How to get it right on PFM
Apps that help people take better control of their money could be a key strategy in helping banks better support their customers and could even be a game changer for those institutions that can get it right with the proposition.
While the health pandemic drove greater awareness and adoption of digital banking, prior to COVID, banks were already starting to build out their personal finance management propositions.
The Commonwealth Bank would be the major bank that has so far led on PFM, overhauling its CommBank app to provide a myriad of features from managing money to actively searching out benefits for its customers.
These features were key during the health pandemic with the bank providing COVID support through its app.
MyState Bank has also offered a similar proposition, revamping its app to offer financial wellness initiatives.
The date the bank has garnered strong support for the app. Up has also led on the financial management tool, consistently rolling out features that really support their customers to send and save.
In fact, Up has a highly engaged customers base, and is already testing solutions from its open APIs around money management.
For RFi Group deputy general manager Kate Wilson, if banks and businesses can get it right, PFM can be a game changer. “There is a real customer need for these tools,” Wilson said.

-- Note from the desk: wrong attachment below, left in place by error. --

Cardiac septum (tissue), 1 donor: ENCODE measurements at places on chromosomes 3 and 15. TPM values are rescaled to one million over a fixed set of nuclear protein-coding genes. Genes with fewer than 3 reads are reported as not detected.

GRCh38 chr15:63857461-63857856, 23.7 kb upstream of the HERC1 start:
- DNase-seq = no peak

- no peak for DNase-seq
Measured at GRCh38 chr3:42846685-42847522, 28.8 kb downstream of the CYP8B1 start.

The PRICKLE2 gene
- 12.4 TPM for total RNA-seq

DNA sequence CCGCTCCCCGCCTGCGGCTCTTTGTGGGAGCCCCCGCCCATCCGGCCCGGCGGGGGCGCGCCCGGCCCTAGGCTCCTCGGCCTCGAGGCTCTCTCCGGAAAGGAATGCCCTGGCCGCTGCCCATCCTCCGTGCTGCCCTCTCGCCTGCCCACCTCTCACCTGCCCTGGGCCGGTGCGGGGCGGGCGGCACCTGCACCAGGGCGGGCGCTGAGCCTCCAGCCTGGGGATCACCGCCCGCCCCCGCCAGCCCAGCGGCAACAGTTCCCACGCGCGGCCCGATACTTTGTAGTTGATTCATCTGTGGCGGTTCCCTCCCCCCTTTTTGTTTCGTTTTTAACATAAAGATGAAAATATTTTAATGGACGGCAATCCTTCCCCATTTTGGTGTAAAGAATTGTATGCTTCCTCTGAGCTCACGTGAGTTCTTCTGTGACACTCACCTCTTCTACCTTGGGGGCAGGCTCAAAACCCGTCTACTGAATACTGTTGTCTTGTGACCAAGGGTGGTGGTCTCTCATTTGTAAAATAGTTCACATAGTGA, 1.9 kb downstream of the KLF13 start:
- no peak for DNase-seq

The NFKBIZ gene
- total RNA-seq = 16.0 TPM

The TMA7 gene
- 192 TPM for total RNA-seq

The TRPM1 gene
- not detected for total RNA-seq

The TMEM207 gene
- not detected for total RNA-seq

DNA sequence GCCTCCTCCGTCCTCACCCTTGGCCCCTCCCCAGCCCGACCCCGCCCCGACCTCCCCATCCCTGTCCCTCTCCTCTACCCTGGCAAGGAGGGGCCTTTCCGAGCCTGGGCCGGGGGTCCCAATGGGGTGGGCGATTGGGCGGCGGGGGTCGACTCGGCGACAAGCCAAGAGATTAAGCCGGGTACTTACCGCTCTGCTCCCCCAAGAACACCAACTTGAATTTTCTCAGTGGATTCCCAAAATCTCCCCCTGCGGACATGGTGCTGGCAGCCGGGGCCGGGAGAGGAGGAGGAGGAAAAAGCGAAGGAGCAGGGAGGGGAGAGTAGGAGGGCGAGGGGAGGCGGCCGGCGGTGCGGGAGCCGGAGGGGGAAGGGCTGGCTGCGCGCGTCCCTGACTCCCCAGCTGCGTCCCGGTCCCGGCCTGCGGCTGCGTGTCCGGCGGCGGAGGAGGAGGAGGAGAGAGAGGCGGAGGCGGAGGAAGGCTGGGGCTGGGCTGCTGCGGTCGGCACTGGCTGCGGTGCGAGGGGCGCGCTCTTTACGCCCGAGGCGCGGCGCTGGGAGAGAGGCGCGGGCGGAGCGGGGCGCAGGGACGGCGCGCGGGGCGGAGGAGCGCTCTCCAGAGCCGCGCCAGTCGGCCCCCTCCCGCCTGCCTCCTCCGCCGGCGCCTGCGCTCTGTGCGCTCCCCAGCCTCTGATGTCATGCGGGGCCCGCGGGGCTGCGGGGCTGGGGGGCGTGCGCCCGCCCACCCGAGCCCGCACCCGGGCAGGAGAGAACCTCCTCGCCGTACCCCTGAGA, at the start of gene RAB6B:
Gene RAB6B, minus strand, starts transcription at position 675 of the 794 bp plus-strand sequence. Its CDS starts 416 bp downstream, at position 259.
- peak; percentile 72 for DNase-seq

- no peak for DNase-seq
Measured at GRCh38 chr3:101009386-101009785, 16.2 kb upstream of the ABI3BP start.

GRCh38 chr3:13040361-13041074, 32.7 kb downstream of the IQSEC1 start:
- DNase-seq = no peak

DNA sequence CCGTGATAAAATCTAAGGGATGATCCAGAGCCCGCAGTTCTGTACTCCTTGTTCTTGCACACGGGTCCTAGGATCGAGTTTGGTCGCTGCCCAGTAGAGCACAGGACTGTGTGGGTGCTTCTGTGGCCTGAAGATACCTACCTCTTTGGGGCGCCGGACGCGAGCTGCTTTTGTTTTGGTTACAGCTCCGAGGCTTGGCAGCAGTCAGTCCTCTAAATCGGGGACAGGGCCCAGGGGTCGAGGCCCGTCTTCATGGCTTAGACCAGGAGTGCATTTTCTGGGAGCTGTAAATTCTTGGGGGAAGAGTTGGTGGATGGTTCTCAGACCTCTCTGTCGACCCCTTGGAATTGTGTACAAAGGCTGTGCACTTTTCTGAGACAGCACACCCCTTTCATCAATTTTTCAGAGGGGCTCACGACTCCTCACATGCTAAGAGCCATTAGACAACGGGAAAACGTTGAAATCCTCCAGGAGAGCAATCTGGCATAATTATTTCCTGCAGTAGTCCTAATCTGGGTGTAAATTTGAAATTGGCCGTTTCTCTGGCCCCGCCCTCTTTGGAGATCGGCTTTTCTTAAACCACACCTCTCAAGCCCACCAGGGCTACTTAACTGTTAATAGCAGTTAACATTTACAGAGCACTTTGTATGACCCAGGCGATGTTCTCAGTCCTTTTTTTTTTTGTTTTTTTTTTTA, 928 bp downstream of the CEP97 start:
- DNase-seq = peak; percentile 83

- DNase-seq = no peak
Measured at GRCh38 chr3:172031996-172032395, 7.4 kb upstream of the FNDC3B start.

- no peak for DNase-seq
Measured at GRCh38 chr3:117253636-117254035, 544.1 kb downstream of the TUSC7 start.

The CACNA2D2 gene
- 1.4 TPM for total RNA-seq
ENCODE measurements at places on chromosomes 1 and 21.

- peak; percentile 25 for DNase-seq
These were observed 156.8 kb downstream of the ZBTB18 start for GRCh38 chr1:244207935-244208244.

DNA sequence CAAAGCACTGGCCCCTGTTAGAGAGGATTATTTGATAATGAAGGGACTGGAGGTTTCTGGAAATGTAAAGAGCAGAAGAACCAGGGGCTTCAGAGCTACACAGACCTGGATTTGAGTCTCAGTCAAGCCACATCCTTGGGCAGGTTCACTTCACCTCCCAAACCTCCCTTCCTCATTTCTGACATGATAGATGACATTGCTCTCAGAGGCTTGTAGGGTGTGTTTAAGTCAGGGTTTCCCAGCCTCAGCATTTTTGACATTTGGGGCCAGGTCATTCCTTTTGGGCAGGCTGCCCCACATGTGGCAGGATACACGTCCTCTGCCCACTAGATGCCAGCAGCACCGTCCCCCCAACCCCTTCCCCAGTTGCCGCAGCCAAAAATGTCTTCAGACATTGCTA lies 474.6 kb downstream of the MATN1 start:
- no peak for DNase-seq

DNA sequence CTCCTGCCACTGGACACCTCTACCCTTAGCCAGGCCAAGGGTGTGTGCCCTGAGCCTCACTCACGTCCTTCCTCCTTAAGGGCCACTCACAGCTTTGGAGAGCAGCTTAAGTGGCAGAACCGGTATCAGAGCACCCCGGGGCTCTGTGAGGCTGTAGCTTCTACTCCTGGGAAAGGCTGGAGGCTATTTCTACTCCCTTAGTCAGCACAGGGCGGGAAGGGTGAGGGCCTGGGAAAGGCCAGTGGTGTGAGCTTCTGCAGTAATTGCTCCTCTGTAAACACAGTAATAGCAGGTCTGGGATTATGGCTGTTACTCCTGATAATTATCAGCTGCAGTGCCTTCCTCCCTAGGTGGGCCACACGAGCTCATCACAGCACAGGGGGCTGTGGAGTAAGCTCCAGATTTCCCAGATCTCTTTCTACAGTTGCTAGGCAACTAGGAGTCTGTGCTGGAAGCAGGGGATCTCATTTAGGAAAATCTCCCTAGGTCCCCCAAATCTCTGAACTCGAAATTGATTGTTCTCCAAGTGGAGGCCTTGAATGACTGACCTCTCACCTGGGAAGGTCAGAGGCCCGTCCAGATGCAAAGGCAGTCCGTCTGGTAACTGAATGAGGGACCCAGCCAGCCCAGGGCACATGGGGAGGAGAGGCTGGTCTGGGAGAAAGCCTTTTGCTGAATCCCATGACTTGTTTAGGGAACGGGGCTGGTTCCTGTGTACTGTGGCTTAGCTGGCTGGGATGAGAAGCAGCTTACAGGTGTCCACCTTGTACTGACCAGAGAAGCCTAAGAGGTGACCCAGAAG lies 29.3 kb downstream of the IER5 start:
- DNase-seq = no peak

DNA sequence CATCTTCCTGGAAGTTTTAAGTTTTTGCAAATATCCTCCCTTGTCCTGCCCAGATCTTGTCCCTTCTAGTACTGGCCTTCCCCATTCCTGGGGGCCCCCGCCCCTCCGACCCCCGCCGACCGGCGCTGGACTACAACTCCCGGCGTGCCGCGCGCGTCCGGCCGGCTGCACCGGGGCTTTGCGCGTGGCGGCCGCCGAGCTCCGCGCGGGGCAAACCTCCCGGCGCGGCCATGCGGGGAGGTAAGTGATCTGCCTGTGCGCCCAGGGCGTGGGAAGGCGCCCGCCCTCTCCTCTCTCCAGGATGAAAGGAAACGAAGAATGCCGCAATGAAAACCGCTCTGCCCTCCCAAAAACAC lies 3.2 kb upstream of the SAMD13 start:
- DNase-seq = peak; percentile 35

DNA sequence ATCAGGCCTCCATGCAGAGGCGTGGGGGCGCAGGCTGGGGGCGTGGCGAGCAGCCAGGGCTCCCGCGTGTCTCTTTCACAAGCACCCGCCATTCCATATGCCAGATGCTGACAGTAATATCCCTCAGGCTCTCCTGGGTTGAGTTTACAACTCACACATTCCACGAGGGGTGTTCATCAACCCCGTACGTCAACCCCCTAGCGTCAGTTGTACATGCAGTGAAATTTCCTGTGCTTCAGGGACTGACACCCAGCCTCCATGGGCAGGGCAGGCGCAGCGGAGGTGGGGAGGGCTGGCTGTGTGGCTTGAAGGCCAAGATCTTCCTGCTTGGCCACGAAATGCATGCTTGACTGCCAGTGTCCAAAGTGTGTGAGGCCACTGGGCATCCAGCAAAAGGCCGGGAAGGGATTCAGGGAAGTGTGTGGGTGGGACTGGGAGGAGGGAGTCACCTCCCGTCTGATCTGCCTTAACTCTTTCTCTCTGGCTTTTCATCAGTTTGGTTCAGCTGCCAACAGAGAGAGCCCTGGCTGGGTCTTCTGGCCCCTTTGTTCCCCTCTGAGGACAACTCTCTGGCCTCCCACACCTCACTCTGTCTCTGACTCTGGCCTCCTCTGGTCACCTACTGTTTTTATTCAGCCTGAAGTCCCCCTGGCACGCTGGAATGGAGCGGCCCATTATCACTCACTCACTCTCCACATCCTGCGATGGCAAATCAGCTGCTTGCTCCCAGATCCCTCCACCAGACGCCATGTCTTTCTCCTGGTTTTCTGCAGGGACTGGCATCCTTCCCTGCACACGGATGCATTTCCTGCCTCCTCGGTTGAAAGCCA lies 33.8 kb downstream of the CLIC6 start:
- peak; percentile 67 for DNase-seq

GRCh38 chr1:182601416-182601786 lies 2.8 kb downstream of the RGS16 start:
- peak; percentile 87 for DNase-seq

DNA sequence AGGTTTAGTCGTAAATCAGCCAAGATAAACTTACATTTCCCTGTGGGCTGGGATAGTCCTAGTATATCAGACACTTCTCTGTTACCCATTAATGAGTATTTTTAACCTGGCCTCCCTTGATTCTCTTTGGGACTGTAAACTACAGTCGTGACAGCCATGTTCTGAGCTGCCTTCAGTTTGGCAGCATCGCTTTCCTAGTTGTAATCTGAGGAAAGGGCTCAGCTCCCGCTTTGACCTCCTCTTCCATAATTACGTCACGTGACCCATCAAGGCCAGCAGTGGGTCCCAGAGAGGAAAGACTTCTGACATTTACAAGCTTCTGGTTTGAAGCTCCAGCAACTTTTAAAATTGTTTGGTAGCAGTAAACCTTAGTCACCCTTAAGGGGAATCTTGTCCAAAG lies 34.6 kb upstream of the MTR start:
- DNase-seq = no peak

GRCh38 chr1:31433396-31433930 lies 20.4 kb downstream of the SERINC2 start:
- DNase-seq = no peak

RFi Group has been tracking consumer awareness of PFM tools.
Latest data from RFi Group’s Australian Digital Banking Council revealed that 35 per cent of people did want the support of their bank in helping them manage their money.
A significant proportion of the 35 per cent wanted some form of PFM functionality, with this coming through more strongly among younger consumers in particular.
What would this PFM functionality look like?
For Wilson it was around spending tracking as well as insights into their spending and additional budgeting.
“People just wanted additional features to help them manage their money.
Given how new PFM is in the market and how few people have had exposure to these services, it is interesting that people are starting to ask for these tools directly from their bank,” Wilson said.
In particular, PFM has the greatest appeal among younger customers.
“Younger customers have always used debit cards. They are less likely to be regular users of cash and have always used digital banking.
“In comparison older generations have used cash and pen and paper to do their budgeting. My theory is that there is a generational difference in people asking for PFM.”
PFM tools can also support higher net promoter scores.
According to RFi Group research, some banks that have introduced PFM tools and features have seen their NPS scores increase.
“Offering the right features can have a positive impact on NPS.”
The full story is featured in the April edition of AB+F.